"Our administration has promised the people of New York a police force that keeps our city safe, but that is also respectful and fair," said a statement from the mayor. "This reform is a critical step forward in easing tensions between the police and the communities they serve, so that our cops and our citizens can help one another go after the real bad guys."
But while the move had been hoped for by advocates, many say it's not enough.
"This is an important first step," said the Council on American-Islamic Relations. "However, the damage of unconstitutional mass spying on people solely on the basis of their religion has already been carried out and must be addressed. We need to hear from the mayor and NYPD officials that the policy itself has been ended and that the department will no longer apply mass surveillance or other forms of biased and predatory policing to any faith-based community."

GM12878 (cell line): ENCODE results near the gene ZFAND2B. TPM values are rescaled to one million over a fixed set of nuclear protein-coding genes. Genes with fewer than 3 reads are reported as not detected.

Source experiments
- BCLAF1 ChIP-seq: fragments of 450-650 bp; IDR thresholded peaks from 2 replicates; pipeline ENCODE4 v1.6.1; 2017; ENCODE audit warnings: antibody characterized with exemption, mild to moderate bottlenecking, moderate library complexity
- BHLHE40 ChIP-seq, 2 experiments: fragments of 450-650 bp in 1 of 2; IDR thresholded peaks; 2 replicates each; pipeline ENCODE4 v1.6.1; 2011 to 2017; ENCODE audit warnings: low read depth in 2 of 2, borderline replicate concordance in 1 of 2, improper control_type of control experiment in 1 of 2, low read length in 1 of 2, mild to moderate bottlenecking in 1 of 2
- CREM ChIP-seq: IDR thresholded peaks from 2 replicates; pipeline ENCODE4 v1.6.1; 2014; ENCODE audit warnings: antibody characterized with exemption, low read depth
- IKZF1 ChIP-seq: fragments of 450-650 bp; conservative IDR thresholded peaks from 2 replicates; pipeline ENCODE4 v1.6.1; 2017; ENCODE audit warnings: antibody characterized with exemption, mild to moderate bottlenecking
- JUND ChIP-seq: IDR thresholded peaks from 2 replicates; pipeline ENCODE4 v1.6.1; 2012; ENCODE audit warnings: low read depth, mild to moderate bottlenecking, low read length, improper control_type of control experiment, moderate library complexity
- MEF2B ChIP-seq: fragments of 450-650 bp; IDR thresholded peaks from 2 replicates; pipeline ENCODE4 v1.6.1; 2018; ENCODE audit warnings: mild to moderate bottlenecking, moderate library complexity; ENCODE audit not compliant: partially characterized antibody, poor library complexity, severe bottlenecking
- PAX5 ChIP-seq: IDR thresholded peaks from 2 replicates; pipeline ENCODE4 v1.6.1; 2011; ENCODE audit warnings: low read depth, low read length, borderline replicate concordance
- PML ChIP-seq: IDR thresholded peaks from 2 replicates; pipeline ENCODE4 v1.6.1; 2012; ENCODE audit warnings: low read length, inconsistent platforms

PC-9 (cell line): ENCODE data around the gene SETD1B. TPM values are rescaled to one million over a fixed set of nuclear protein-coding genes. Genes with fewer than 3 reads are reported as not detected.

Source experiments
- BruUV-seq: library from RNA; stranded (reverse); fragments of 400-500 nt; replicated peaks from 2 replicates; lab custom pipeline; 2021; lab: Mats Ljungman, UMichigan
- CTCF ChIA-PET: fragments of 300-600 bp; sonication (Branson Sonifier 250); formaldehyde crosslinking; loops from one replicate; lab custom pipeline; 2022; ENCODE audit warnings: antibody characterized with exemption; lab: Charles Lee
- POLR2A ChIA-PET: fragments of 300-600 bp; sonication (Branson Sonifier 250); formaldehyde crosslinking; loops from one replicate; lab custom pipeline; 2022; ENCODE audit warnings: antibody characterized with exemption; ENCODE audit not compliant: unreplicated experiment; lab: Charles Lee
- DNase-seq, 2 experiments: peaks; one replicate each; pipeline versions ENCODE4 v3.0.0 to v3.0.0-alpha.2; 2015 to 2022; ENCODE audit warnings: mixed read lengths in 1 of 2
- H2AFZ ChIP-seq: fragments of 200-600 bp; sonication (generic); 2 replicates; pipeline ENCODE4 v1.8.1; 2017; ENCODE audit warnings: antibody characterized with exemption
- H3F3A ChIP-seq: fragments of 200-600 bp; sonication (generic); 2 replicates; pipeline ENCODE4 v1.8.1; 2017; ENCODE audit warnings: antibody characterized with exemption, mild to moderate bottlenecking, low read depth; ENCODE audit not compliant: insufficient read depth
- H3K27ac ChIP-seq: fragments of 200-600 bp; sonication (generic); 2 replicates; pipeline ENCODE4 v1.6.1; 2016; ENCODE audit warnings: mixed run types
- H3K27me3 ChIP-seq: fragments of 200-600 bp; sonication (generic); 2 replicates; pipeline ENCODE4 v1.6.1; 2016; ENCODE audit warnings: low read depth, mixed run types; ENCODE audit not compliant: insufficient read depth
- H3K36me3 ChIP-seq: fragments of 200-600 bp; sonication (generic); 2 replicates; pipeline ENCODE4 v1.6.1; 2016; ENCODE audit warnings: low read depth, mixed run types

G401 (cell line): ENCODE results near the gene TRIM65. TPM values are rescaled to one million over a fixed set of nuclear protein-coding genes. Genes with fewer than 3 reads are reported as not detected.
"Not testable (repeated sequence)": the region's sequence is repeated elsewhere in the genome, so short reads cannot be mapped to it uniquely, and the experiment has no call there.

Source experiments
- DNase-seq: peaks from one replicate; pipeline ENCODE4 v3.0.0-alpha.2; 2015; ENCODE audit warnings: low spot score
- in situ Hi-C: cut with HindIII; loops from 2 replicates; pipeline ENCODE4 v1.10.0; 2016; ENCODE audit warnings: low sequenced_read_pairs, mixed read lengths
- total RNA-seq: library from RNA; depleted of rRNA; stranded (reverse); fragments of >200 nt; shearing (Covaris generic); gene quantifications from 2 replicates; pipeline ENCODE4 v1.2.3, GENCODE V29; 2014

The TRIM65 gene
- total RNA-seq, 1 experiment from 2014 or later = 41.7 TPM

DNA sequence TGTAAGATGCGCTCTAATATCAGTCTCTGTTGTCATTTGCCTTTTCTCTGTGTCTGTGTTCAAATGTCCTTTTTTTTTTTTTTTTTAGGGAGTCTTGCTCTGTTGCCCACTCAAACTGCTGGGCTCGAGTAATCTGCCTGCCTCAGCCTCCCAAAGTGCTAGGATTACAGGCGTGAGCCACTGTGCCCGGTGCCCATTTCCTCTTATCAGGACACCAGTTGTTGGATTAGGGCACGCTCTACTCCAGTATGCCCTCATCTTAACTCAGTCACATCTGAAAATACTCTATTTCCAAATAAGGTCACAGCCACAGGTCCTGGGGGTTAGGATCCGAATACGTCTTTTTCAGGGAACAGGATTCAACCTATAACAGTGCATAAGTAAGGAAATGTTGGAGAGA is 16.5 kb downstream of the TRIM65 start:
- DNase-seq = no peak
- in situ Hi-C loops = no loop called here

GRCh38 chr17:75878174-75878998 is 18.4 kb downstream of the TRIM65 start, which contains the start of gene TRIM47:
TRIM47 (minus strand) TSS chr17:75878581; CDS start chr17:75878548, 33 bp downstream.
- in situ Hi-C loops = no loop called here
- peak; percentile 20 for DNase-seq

Lawyers for Muslims who sued over the spying were similarly only half impressed.
"While we welcome the dismantling of the Demographics Unit as a long overdue step towards reining in the unconstitutional excesses of the NYPD, what has to stop is the practice of suspicion-less surveillance of Muslim communities, not just the unit assigned to do it," read a statement from Muslim Advocates and Center for Constitutional Rights. "The Demographics Unit, as it was constituted, did a great deal of harm to Muslim communities in NY and NJ, and the city has conceded that it did not produce a single criminal lead. But nothing in the City’s announcement definitively suggests they will put an end to broad surveillance practices, which would continue to be illegal regardless of which department within the NYPD might be engaged in it."